15. Rita, Your peonies and coral drift roses are fabulous! Both are show stoppers! I'm anxious to see the gladiola colors. They look healthy. The boxwood hedges really made your property corner pop! Our cedars got burned by the extreme winter weather but are bouncing back thank goodness. You've been busy and it shows. Thanks for sharing! Looking forward to the next post. Clara ❤️

  16. You are the Master of the Garden, all right, and I am in awe. We are in the soup again with the ARB for having gotten rid of ALL grass, and have done sections of gravel and others of just pine straw for now around the trees and plants. We are mostly container planting, since the dirt is atrocious in this yard. So it is interesting to see how you have sectioned off the different beds. I like your idea of cut it down and see what survives. We did that too, and some of the roses did make it. We moved a lot of bulbs, and some made it, some didn't. The back yard had become a rain forest so that has been getting some intense cleaning up, too. You always inspire!

    1. Oh those dreaded HOAs (and ARBs, by extension). I like the way you took your stand, especially if the soil was bad. Thanks for your visit!

  17. I bet it just makes you smile to have a garden to walk around in again. I miss my peonies and lilac bushes in the spring. You are having such pretty color all around your new home. Have a good week. xoxo Kris

  18. Wow, you've done a lot of work! It is looking more lovely as it goes, gorgeous flowers.

  19. Your garden is a feast for the eyes! You've really made it shine! I love all of your peonies!

  20. I finally had time to view your post this morning, Rita. I was at my grandson’s graduation yesterday. I took delight in scrolling and reading through each picture. Those coral roses are sooooo pretty and the peony varieties are amazing. I loved seeing all your surprises and seeing what you’ve done. You’ve accomplished so much. The statues look so pretty in the places that you’ve placed them. I’ll look forward to seeing more pictures of your ever changing yard. Thank you for sharing!

  21. Rita, your garden is lovely and you have made great strides for the first year. Your drift roses are glorious. I am happy to see you kept your Baptisia. Once the blooms are gone and the seed pods have formed you can dry them, should you be interested. All weavers usually have a plant or two of Baptisia. You can place the pods in boiling water and will have the most beautiful indigo dye. I think a stem or two is beautiful with peonies. Also, my mom would dry them and then spray paint the pods with whatever color was to her liking and then place them in her flower arrangements. Your irises did do well for the first year. I have had them pout after being moved for a year or two.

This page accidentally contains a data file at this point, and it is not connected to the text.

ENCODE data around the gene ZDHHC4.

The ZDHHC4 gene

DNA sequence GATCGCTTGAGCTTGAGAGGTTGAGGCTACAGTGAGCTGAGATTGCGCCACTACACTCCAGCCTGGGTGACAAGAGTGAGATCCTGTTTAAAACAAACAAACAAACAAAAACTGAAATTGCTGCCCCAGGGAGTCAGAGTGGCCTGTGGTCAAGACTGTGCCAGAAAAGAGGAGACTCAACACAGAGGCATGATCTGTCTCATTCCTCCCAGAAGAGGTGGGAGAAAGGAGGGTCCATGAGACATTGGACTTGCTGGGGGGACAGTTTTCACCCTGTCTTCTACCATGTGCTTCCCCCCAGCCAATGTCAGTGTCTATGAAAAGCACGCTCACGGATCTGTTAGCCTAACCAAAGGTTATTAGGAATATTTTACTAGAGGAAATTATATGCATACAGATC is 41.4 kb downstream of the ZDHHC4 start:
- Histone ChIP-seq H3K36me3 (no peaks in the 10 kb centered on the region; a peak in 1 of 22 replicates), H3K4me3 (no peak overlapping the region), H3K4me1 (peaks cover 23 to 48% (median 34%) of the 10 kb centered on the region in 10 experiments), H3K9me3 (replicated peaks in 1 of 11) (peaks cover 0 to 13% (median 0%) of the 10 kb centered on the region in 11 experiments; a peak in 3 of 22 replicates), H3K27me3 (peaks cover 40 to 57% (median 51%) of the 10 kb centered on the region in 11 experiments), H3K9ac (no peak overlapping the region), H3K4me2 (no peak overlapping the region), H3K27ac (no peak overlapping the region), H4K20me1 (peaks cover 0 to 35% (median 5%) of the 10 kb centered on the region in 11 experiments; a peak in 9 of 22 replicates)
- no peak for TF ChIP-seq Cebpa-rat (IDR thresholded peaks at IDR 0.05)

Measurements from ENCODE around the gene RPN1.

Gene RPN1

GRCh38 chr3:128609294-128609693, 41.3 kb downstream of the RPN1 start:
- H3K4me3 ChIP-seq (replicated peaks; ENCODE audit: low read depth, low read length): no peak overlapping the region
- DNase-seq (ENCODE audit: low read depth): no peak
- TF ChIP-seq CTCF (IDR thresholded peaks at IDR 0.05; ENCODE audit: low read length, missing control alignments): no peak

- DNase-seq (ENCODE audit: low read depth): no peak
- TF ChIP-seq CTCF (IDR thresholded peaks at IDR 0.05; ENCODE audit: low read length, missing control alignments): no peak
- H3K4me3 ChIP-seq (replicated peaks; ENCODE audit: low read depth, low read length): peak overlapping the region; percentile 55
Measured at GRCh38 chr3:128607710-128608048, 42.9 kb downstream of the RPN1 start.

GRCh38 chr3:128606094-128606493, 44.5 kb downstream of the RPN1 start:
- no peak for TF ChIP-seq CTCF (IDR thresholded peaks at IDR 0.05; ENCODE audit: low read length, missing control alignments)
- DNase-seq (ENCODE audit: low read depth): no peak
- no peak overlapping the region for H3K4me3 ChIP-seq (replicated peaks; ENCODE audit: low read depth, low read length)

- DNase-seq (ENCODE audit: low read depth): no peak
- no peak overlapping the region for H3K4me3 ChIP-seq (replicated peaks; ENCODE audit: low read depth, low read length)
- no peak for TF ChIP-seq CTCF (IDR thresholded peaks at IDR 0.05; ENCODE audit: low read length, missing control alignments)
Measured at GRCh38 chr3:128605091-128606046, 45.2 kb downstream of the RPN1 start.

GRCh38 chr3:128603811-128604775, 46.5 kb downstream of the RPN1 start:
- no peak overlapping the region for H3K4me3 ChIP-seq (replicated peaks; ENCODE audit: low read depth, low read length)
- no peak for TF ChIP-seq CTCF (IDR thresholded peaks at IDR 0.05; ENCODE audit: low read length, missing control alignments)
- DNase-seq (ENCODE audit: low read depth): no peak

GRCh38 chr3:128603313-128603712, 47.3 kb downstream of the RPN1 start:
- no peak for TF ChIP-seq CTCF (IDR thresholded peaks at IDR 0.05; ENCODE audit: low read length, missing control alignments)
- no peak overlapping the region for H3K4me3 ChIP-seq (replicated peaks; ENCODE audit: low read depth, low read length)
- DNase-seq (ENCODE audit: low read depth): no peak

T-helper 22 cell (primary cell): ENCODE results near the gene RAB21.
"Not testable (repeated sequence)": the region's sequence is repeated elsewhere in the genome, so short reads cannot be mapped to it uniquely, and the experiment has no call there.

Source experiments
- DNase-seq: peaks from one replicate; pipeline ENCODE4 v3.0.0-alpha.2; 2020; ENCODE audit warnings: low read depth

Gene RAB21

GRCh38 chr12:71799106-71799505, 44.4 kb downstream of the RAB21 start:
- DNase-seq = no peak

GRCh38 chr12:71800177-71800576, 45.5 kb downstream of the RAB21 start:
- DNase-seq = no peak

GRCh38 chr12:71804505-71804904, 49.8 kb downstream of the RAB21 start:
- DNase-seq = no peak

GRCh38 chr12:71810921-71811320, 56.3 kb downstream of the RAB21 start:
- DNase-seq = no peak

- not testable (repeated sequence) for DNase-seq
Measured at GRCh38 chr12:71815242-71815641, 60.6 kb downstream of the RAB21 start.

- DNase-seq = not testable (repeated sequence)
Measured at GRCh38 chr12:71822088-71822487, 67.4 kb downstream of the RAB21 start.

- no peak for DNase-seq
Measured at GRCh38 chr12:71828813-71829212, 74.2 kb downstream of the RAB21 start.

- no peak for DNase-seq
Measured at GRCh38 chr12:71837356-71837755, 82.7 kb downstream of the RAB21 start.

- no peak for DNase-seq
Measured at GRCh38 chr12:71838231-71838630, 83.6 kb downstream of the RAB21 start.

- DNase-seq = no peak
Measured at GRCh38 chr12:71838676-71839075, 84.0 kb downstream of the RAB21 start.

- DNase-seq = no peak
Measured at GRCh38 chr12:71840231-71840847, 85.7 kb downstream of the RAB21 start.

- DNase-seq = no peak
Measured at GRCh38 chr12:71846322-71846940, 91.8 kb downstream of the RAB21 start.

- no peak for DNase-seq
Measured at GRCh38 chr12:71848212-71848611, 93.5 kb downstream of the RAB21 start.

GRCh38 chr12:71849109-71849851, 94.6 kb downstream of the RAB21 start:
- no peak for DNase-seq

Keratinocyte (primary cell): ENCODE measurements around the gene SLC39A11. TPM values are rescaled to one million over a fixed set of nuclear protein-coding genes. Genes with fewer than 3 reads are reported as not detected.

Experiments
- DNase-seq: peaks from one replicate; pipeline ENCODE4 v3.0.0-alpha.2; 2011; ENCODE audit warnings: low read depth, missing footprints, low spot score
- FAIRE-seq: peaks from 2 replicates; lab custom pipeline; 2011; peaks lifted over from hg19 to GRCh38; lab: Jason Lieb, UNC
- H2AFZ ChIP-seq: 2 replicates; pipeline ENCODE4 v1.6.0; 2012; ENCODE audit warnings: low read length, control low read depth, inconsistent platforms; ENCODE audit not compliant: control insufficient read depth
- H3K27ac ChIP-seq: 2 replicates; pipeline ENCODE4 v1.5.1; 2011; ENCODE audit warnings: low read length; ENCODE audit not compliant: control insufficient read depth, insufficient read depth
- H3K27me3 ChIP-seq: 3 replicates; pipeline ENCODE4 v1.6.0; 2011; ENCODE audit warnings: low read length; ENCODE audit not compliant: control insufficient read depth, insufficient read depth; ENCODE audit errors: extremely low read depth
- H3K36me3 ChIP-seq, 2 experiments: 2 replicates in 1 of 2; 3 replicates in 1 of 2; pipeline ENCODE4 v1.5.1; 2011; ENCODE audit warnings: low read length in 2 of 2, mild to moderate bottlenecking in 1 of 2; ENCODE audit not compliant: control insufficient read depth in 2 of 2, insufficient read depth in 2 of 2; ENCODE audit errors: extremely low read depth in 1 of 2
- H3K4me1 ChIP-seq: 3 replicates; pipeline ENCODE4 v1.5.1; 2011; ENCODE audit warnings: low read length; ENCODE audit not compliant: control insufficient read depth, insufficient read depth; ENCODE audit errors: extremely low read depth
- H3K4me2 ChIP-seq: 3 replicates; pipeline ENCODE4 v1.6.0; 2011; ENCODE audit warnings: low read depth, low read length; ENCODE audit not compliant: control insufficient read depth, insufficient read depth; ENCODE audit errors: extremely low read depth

You have been a busy lady - but your work does show. That is something I love about gardening you can always see where your days were. Enjoy!

  22. Everything is so pretty, and I love the peonies! But I have to ask: How did you get the drift roses so full??? They are stunning!

  23. This is a fabulous post. You have done so much and it shows. I love all the decisions you made. You could be a landscape planner.
    I have been working hard in my garden and still have so much to do so I relate very well to all you have accomplished. I want to reread your post several times. It was so lovely to see and think about what you did and are planning.

  24. Such a fun tour Rita! You have done so much already! I will be visiting your blog often since I no longer have my own gardens to tend. These days, I have to be content with containers here and there. I look forward to watching yours become as beautiful as they were in the pictures you've shared of your last home. It looks like it is well on its way to being the envy of your neighborhood. Thanks so much for sharing. Have a wonderful holiday weekend!

  25. Rita, your garden is absolutely gorgeous! Love those corral drift roses! Thanks for sharing at Vintage Charm!

  26. I'm so impressed with your gardening skills, Rita! What a difference you've made in less than a year to the landscaping. Your neighbours must be enjoying and appreciating the curb appeal. The corral drift roses and peonies are so beautiful!

  27. You and your gardeners have been busy! There's no stopping you. =) I did smile at your comment of taming the bluebells.....says one who is quite happy to have bluebells here, there and everywhere. =) But then, the garden here is wildly disobedient. In your setting though, the garden you have designed is a perfect overture for your lovely home. I must say I have enjoyed reading your thoughts, and design of the placement of the variety of plants. In a couple of seasons I can just imagine how full and lush the garden will be. Those coral drift roses are beautiful, and all those peonies, exquisite. I will be interested to see how the hydrangeas fare without a tree providing shade from the hot afternoon sun. Do the temperatures where you live get to extreme heights?? From my rather chilly and drab, wintry-like world, I have enjoyed strolling along the garden paths, stopping here and there to smile at the gorgeous plants and flowers.....intermittently peeking into some of the windows of your lovely home. Oh....I forgot, those gladdies are going to look fabulous when in flower.

  28. Rita, your garden is looking so lovely! And those lilacs!!! Gorgeous! I'm delighted to be sharing your garden at Tuesday Turn About this week! Pinned!

  29. Rita, your new garden looks lush and fabulous. You are indeed a master gardener. I'd love to spend time here. Thanks for sharing the stroll.

  30. Rita,
    Wow, your garden is so beautiful. What lovely flowers. Congratulations, you are being featured on Thursday Favorite Things.

  31. I'm so impressed Rita! I had a feeling you would miss gardening, I know I would. Lucky you having the three Baptisia emerge and brighten your garden. Mine are 12 years old and I look forward to them blooming each spring. I bet ya those gladdies will bloom.

  32. LUCKY!!!!!!!!! When we moved here 8 years we inheritied a few things but no showstoppers like you have. Those peonies! Those boxwoods! It's all looking lovely!